ABOUT THIS BOOK
What does democracy look like? And when should we cause trouble to pursue it?
Troublemakers fuses photography and history to demonstrate how racial and economic inequality gave rise to a decades-long struggle for justice in one American city.
In dialogue with 275 of Art Shay’s photographs, Erik S. Gellman takes a new look at major developments in postwar US history: the Second Great Migration, “white flight,” and neighborhood and street conflicts, as well as shifting party politics and the growth of the carceral state. The result is a visual and written history that complicates—and even upends—the morality tales and popular memory of postwar freedom struggles.
Shay himself was a “troublemaker,” seeking to unsettle society by illuminating truths that many middle-class, white, media, political, and businesspeople pretended did not exist. Shay served as a navigator in the US Army Air Forces during World War II, then took a position as a writer for Life Magazine. But soon after his 1948 move to Chicago, he decided to become a freelance photographer. Shay wandered the city photographing whatever caught his eye—and much did. His lens captured everything from private moments of rebellion to era-defining public movements, as he sought to understand the creative and destructive energies that propelled freedom struggles in the Windy City.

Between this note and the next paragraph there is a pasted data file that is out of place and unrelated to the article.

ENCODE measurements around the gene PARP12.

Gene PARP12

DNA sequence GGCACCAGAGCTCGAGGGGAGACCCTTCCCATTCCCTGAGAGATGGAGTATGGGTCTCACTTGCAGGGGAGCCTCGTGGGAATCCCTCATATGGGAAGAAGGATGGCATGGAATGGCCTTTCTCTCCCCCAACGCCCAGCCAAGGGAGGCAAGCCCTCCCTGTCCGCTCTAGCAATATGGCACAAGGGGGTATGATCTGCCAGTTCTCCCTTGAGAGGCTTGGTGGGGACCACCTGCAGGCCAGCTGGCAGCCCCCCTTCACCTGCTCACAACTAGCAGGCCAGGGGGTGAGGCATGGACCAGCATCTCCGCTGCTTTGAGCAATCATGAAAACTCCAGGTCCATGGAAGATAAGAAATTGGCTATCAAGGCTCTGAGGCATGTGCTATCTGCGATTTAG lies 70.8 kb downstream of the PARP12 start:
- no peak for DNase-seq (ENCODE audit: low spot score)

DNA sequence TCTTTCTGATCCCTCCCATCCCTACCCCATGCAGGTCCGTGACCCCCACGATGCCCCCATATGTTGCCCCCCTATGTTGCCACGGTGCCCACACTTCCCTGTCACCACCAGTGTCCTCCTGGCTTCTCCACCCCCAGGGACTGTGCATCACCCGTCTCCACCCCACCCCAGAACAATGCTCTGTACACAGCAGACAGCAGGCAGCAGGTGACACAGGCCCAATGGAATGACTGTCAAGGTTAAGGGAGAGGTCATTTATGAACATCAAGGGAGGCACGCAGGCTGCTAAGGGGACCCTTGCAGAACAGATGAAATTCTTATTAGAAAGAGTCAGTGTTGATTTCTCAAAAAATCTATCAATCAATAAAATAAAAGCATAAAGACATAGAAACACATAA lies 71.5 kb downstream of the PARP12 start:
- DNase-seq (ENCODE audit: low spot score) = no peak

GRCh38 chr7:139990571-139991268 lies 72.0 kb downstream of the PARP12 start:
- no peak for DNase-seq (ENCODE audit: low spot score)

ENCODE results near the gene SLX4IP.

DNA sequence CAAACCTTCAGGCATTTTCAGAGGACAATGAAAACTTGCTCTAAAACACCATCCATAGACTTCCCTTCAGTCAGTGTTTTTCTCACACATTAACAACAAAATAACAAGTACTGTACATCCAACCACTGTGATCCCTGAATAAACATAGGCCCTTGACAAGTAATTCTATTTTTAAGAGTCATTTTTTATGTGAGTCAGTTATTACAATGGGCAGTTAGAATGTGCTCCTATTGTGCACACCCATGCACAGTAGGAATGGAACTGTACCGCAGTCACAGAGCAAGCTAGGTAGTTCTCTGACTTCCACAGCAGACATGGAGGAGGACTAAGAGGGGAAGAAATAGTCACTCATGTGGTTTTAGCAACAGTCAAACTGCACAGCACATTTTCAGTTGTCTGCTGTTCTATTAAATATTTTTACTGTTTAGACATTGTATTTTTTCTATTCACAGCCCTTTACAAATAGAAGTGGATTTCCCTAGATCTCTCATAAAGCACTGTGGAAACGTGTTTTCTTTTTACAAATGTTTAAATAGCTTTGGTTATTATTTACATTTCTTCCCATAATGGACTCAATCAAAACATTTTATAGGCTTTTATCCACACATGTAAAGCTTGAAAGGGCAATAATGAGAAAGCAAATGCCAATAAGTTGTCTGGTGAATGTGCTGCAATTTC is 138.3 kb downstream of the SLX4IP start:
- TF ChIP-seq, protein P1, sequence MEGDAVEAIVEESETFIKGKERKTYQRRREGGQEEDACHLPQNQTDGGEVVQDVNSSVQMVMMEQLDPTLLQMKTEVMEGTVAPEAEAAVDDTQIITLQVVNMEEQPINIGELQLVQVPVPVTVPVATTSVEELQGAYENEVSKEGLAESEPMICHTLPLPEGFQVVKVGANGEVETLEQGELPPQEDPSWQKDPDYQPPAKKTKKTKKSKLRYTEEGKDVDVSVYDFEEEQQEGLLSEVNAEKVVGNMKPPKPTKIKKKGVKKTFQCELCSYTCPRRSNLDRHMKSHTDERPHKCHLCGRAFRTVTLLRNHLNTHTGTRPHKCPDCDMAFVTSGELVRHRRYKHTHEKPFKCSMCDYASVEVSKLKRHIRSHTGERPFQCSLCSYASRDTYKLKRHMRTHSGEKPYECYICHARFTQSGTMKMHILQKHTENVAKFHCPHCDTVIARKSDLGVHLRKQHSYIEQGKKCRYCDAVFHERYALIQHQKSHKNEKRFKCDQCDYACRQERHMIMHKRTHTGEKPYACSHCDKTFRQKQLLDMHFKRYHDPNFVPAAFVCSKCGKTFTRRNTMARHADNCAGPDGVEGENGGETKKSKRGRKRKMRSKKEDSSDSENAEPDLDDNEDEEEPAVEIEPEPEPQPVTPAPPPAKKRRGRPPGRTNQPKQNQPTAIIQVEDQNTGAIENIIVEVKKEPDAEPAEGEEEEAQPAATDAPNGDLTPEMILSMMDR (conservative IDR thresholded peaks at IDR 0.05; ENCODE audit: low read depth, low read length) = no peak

Shay illuminated the pain and ecstasy that sprung up from the streets of Chicago, while Gellman reveals their collective impact on the urban fabric and on our national narrative. This collaboration offers a fresh and timely look at how social conflict can shape a city—and may even inspire us to make trouble today.